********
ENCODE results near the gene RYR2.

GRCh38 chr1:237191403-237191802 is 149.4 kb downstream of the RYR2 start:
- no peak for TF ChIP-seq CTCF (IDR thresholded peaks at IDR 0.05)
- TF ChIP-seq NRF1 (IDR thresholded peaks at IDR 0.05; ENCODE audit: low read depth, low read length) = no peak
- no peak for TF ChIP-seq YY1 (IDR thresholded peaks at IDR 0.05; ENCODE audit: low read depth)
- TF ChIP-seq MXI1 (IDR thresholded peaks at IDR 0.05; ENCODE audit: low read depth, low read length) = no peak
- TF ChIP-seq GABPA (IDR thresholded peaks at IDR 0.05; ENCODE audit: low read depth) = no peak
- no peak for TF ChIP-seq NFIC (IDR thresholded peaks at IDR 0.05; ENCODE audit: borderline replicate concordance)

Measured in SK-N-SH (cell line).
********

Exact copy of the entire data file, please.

ENCODE results near the gene RYR2.

GRCh38 chr1:237191403-237191802 is 149.4 kb downstream of the RYR2 start:
- no peak for TF ChIP-seq CTCF (IDR thresholded peaks at IDR 0.05)
- TF ChIP-seq NRF1 (IDR thresholded peaks at IDR 0.05; ENCODE audit: low read depth, low read length) = no peak
- no peak for TF ChIP-seq YY1 (IDR thresholded peaks at IDR 0.05; ENCODE audit: low read depth)
- TF ChIP-seq MXI1 (IDR thresholded peaks at IDR 0.05; ENCODE audit: low read depth, low read length) = no peak
- TF ChIP-seq GABPA (IDR thresholded peaks at IDR 0.05; ENCODE audit: low read depth) = no peak
- no peak for TF ChIP-seq NFIC (IDR thresholded peaks at IDR 0.05; ENCODE audit: borderline replicate concordance)

Measured in SK-N-SH (cell line).